Piles of Hurricane Ian debris line the streets of Hillsborough, Pinellas Counties

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Hurricane Ian toppled trees and broke branches at construction sites in the Tampa Bay area. Raking, sawing and bagging are mostly done, leaving the streets on both sides of the bay strewn with large piles of debris.

Bound storm collection yard waste in Tampa started a week ago. The city has about 30 crews working 12 hours a day, seven days a week.

“If you have debris in your yard, take it out, put it out front, on the sidewalk, and we’ll pick it up,” said Larry Washington, director of solid waste management and environmental programs, after the passage of storm. “Make sure you have five-foot clearance, and we’ll come get it as soon as we can.”

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You can check the current status of debris collection where you live online. City officials said it would take up to 60 days to clear the damage from Hurricane Ian.

In Hillsborough Countycontracted disaster debris haulers began collecting large storm debris last Thursday.

“We are asking residents that very small things need twigs, things that cannot be picked up by hand or with a grappling hook, to go ahead and wrap that material up or put it in a container,” said Travis Barnes, Sustainable Materials Manager. said last week.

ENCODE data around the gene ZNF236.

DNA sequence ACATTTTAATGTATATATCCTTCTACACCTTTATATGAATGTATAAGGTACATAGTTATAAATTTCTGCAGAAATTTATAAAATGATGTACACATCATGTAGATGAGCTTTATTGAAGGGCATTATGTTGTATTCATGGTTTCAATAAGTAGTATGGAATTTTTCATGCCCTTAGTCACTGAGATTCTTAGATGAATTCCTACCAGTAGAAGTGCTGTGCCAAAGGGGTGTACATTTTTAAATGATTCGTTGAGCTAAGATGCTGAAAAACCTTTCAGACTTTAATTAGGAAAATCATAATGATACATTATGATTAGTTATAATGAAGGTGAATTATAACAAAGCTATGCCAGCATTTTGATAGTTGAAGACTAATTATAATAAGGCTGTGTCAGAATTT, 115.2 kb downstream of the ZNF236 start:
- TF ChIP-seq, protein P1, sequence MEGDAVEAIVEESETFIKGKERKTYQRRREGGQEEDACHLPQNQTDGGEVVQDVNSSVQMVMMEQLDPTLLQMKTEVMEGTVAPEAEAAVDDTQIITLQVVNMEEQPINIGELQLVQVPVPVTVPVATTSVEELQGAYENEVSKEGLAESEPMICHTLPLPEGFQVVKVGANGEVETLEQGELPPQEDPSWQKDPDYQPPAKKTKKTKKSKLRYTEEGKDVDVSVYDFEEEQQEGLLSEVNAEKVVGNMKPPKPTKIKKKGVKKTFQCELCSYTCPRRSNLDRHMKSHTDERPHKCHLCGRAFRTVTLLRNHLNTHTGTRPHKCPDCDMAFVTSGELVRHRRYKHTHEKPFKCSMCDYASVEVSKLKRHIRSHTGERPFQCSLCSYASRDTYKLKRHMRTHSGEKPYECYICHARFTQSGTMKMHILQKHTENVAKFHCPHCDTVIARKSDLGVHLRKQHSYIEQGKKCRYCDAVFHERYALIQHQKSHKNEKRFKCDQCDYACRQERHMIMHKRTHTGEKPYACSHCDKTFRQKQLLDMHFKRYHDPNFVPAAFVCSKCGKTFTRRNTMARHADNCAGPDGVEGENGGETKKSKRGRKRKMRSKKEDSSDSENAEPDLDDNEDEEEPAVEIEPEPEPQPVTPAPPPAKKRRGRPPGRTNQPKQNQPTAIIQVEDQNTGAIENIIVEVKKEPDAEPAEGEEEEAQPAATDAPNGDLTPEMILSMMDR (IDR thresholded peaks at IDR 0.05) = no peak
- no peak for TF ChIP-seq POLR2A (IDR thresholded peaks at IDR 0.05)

Vegetation should be trashed, bagged or piled near the sidewalk this week or residents can bring storm debris to the county’s four residential drop-off sites. An online map also lets you see where crews are working in unincorporated areas.

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We are told that the objective is to have the majority cleared in 30 days.

“We turn all of our plant debris into mulch,” said Mike Jefferis, administrator of St. Petersburg Recreation Services.

Residential clean in St. Petersburg started last Wednesday. Officials said about 16 crews made up of city employees are in neighborhoods picking up debris and estimate it will take about five weeks to clear each street.

You are asked not to put any yard waste in a bag, only include plant debris and pile everything at the edge of your property, away from other trees, fire hydrants or signs.

“If it fits in the residential container, go ahead and do it,” Jefferis said. “We are really looking for these logs in this debris that does not fit in the containers provided by the city.

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In unincorporated Pinellas County, residents should make their own arrangements for the removal of large storm debris. Small items can be placed in trash cans and disposed of by your regular municipal or solid waste hauler.

For areas where crews are picking up debris, they ask for your patience over the next few weeks as they work systematically to do the collections.

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